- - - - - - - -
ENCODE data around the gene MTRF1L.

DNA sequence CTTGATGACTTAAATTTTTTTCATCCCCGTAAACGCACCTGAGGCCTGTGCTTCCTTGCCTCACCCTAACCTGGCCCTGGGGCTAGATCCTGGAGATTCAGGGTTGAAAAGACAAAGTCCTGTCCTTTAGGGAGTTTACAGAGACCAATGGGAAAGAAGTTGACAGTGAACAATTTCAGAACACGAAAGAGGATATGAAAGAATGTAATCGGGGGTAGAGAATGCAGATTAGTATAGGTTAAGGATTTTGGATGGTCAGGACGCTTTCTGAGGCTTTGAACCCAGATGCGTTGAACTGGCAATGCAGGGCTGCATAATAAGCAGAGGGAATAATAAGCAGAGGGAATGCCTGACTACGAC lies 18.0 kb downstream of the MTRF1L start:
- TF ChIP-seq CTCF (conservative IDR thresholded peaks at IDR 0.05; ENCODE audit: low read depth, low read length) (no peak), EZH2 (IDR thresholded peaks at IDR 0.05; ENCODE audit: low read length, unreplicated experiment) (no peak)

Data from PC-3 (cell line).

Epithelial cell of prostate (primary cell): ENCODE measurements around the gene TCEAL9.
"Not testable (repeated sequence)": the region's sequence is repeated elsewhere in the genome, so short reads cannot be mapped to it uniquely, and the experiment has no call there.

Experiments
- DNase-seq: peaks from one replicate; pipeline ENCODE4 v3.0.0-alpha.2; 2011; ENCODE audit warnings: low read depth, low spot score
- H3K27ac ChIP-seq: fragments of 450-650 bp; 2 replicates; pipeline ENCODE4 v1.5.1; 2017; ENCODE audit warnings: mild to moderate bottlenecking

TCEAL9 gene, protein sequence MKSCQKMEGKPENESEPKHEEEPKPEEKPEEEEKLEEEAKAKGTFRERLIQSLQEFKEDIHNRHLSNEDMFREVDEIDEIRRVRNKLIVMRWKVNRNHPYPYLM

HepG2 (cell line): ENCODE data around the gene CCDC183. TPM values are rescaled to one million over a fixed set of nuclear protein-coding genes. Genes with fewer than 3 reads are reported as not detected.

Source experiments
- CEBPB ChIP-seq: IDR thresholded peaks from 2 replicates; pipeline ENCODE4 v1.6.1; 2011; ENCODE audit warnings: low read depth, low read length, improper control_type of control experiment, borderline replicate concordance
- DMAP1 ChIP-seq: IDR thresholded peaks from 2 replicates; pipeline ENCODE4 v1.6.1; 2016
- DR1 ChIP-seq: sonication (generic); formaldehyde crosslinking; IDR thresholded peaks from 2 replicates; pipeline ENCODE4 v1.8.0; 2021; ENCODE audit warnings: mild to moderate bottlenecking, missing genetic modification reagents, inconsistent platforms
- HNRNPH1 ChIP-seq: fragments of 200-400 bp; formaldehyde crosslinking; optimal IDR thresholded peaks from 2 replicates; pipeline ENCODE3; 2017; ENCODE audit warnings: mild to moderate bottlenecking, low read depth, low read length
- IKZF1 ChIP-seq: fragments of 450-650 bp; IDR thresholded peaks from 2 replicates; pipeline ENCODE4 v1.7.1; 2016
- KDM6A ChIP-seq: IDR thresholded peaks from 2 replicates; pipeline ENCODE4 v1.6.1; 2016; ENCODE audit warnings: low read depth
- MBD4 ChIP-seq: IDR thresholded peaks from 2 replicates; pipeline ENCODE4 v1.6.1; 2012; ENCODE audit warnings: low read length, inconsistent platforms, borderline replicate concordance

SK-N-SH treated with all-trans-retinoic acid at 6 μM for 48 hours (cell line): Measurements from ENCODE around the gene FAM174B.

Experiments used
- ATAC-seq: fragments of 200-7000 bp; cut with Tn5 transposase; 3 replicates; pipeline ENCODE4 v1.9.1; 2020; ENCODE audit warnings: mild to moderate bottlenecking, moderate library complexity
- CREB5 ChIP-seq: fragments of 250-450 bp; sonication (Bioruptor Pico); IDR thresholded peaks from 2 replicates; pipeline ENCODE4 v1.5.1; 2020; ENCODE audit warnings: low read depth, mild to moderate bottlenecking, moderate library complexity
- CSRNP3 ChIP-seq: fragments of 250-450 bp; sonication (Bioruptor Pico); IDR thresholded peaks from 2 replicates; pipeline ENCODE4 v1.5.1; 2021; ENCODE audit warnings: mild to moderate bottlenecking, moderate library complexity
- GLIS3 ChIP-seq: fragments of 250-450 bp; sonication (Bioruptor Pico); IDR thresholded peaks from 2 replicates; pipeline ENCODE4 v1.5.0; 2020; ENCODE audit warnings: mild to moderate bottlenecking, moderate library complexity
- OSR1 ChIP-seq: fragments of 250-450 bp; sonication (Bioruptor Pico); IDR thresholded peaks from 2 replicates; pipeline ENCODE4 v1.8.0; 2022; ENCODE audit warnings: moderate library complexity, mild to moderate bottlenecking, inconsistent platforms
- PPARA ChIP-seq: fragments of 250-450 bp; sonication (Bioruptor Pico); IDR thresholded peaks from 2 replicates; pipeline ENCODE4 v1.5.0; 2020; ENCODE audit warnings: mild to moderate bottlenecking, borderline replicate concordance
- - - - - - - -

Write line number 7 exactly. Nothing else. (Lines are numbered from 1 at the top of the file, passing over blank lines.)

Experiments